Importance and limits of pre-hospital electrocardiogram in patients with ST elevation myocardial infarction undergoing percutaneous coronary angioplasty

Alessandro Martinoni, Stefano De Servi, Enrico Boschetti, Roberto Zanini, Tullio Palmerini, Alessandro Politi, Giuseppe Musumeci, Guido Belli, Marcella De Paolis, Federica Ettori, Emanuela Piccaluga, Diego Sangiorgi, Alessandra Repetto, Maurizio D'Urbano, Battistina Castiglioni, Franco Fabbiocchi, Marco Onofri, Nicoletta De Cesare, Giuseppe Sangiorgi, Corrado LettieriFabrizio Poletti, Salvatore Pirelli, Silvio Klugmann

Research output: Contribution to journalArticlepeer-review

Abstract

Background: The purpose of this study is to present data on the effects of pre-hospital electrocardiogram (PH-ECG) on the outcome of ST elevation myocardial infarction (STEMI) patients treated with percutaneous coronary angioplasty (PCI) included in a registry undertaken in the Italian region of Lombardy. Pre-hospital 12-lead electrocardiogram is recommended by current guidelines in order to achieve faster times to reperfusion in patients with STEMI. Methods: The registry includes 3901 STEMI patients who underwent primary PCI over an 18-month period. Results: Mean age was 63 ± 12 years. Admission through the emergency medical system (EMS) occurred in 1603 patients (40%): they were older, more frequently had previous MI, TIMI flow = 0 at entry and were more frequently in Killip class >1 than patients who were not admitted through the EMS. Among the patients admitted through the EMS, PH-ECG was obtained in 475 patients (12%). These patients had less frequently an anterior MI, but more frequently had absence of TIMI flow at entry than patients whose ECG was not teletransmitted. Moreover, they had a significantly shorter first medical contact-to-balloon time and a trend toward a lower 30-day death rate (5.3% vs 7.9 %, p = 0.06). However, only patients in Killip class 2-3 had a significantly lower mortality when the diagnostic ECG was transmitted, whereas no difference was found in Killip class 1 or Killip class 4 patients. Conclusions: In this registry, PH-ECG significantly decreased first medical contact-to-balloon time. Attempts to achieve faster reperfusion times should be undertaken, as this may result in improved outcome, particularly in patients with mild to moderate symptoms of heart failure.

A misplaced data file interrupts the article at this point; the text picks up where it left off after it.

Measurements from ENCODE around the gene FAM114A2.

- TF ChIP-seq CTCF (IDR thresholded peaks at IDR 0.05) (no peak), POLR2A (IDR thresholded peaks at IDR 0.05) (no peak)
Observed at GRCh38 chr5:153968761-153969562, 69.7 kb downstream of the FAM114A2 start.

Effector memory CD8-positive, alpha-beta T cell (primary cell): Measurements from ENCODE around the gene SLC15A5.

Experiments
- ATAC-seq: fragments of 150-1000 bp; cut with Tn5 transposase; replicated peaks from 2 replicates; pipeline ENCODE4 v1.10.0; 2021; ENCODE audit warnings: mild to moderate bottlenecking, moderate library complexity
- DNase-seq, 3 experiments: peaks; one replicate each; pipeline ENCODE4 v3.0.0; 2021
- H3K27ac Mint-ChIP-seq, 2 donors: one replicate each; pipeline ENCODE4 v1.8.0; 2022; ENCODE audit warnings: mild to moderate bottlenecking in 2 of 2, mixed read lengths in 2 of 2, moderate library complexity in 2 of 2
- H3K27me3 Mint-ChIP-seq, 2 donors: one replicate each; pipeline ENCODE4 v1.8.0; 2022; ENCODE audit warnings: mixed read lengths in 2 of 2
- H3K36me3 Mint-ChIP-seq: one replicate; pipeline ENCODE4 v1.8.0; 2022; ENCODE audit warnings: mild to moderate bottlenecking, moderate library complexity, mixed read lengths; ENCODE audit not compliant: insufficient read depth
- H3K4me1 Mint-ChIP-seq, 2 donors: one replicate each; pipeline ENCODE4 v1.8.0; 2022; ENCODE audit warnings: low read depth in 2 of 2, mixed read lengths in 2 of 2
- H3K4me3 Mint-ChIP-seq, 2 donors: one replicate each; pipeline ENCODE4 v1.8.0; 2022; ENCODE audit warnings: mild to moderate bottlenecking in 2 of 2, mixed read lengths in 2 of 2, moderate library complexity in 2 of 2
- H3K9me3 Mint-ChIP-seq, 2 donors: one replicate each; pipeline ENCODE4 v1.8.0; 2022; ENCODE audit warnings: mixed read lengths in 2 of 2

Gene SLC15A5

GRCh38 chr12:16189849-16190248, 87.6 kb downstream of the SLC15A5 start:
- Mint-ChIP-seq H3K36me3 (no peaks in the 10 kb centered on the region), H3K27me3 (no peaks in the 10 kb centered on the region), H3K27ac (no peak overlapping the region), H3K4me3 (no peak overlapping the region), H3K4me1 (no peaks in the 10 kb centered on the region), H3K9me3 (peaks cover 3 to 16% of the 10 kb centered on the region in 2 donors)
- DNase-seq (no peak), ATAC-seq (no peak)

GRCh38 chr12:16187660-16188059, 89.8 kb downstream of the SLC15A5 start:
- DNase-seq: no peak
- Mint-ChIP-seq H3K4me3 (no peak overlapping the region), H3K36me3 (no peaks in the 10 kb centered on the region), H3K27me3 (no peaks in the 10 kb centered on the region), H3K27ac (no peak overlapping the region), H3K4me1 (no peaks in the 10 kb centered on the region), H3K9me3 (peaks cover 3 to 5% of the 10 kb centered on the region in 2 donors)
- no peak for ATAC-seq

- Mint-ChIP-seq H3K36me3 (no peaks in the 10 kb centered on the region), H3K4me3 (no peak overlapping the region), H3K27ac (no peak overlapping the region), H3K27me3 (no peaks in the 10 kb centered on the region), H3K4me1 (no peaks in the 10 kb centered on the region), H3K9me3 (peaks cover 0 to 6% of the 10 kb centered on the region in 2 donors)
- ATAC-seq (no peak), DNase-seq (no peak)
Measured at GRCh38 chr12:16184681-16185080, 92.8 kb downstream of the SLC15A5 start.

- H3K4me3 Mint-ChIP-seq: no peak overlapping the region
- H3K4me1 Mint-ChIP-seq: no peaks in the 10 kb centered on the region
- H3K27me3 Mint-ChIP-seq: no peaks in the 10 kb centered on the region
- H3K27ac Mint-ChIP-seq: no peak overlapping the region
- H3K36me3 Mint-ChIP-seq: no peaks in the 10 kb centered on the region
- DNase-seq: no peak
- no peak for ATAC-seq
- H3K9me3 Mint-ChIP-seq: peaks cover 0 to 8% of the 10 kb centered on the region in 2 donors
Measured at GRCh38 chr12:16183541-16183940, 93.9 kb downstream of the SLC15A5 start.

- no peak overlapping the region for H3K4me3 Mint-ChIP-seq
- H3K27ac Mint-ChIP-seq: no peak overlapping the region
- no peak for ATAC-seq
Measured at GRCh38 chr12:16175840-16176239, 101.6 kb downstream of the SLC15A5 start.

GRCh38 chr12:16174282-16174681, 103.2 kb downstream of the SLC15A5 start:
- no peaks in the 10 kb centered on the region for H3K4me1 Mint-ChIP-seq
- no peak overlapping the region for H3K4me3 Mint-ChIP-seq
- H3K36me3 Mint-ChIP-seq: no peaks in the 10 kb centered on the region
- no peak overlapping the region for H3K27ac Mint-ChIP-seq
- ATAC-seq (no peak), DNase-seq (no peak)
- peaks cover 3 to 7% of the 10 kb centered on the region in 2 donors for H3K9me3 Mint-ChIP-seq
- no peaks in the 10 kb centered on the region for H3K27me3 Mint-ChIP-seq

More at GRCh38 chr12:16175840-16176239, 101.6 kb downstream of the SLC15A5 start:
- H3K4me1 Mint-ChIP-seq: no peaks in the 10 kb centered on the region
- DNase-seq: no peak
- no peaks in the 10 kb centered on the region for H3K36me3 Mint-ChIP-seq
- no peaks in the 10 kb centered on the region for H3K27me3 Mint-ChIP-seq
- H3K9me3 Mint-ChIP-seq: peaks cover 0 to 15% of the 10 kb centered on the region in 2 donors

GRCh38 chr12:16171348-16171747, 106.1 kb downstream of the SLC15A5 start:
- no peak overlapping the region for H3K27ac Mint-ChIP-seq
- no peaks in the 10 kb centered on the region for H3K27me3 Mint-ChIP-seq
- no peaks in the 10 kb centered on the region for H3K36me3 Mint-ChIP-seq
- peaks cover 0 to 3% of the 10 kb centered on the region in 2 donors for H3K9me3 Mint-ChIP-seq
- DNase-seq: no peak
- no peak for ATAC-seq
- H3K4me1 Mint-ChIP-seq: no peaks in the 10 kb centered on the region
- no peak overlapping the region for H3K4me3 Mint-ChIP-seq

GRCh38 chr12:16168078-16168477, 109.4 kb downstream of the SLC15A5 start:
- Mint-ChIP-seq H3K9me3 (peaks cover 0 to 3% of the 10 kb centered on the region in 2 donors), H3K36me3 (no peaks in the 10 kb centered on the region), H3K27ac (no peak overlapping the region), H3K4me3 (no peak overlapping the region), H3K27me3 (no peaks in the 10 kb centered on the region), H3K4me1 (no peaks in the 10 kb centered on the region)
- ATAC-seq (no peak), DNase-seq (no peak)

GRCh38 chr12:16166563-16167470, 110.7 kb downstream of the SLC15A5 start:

Original languageEnglish
Pages (from-to)526-532
Number of pages7
JournalEuropean Journal of Cardiovascular Prevention and Rehabilitation
Volume18
Issue number3
DOIs
Publication statusPublished - Jun 2011

Keywords

  • Angioplasty
  • Interventions
  • Myocardial infarction
  • Percutaneous coronary

ASJC Scopus subject areas

  • Cardiology and Cardiovascular Medicine
  • Epidemiology

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